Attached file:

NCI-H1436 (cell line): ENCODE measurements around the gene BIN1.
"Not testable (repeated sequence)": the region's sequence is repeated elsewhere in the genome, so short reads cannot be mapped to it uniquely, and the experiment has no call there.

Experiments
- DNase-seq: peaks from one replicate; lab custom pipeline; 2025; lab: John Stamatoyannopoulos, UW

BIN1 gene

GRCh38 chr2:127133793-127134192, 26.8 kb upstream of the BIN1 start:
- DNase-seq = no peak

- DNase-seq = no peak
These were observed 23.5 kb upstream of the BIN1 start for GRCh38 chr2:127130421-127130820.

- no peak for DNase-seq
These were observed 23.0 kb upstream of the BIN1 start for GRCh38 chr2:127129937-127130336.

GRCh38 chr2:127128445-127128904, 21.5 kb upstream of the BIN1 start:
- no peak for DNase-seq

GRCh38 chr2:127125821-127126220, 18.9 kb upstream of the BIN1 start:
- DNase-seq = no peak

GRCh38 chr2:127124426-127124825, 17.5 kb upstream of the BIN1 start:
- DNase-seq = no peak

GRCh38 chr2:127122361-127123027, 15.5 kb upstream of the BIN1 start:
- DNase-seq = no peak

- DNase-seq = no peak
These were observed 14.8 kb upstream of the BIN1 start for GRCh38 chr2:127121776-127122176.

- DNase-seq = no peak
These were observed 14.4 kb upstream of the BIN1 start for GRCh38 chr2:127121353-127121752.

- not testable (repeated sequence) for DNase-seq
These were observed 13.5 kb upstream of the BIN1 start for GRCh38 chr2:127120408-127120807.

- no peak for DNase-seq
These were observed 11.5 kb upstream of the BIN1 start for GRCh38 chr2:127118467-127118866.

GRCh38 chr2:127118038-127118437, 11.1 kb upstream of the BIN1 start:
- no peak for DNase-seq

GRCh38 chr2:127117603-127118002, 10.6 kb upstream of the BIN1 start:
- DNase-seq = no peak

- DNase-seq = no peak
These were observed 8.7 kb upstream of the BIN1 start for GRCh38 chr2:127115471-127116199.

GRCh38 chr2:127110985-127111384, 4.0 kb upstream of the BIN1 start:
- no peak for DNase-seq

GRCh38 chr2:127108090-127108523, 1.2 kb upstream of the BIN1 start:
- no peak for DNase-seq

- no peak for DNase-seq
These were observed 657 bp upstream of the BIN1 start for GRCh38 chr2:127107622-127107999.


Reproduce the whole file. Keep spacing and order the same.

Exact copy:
NCI-H1436 (cell line): ENCODE measurements around the gene BIN1.
"Not testable (repeated sequence)": the region's sequence is repeated elsewhere in the genome, so short reads cannot be mapped to it uniquely, and the experiment has no call there.

Experiments
- DNase-seq: peaks from one replicate; lab custom pipeline; 2025; lab: John Stamatoyannopoulos, UW

BIN1 gene

GRCh38 chr2:127133793-127134192, 26.8 kb upstream of the BIN1 start:
- DNase-seq = no peak

- DNase-seq = no peak
These were observed 23.5 kb upstream of the BIN1 start for GRCh38 chr2:127130421-127130820.

- no peak for DNase-seq
These were observed 23.0 kb upstream of the BIN1 start for GRCh38 chr2:127129937-127130336.

GRCh38 chr2:127128445-127128904, 21.5 kb upstream of the BIN1 start:
- no peak for DNase-seq

GRCh38 chr2:127125821-127126220, 18.9 kb upstream of the BIN1 start:
- DNase-seq = no peak

GRCh38 chr2:127124426-127124825, 17.5 kb upstream of the BIN1 start:
- DNase-seq = no peak

GRCh38 chr2:127122361-127123027, 15.5 kb upstream of the BIN1 start:
- DNase-seq = no peak

- DNase-seq = no peak
These were observed 14.8 kb upstream of the BIN1 start for GRCh38 chr2:127121776-127122176.

- DNase-seq = no peak
These were observed 14.4 kb upstream of the BIN1 start for GRCh38 chr2:127121353-127121752.

- not testable (repeated sequence) for DNase-seq
These were observed 13.5 kb upstream of the BIN1 start for GRCh38 chr2:127120408-127120807.

- no peak for DNase-seq
These were observed 11.5 kb upstream of the BIN1 start for GRCh38 chr2:127118467-127118866.

GRCh38 chr2:127118038-127118437, 11.1 kb upstream of the BIN1 start:
- no peak for DNase-seq

GRCh38 chr2:127117603-127118002, 10.6 kb upstream of the BIN1 start:
- DNase-seq = no peak

- DNase-seq = no peak
These were observed 8.7 kb upstream of the BIN1 start for GRCh38 chr2:127115471-127116199.

GRCh38 chr2:127110985-127111384, 4.0 kb upstream of the BIN1 start:
- no peak for DNase-seq

GRCh38 chr2:127108090-127108523, 1.2 kb upstream of the BIN1 start:
- no peak for DNase-seq

- no peak for DNase-seq
These were observed 657 bp upstream of the BIN1 start for GRCh38 chr2:127107622-127107999.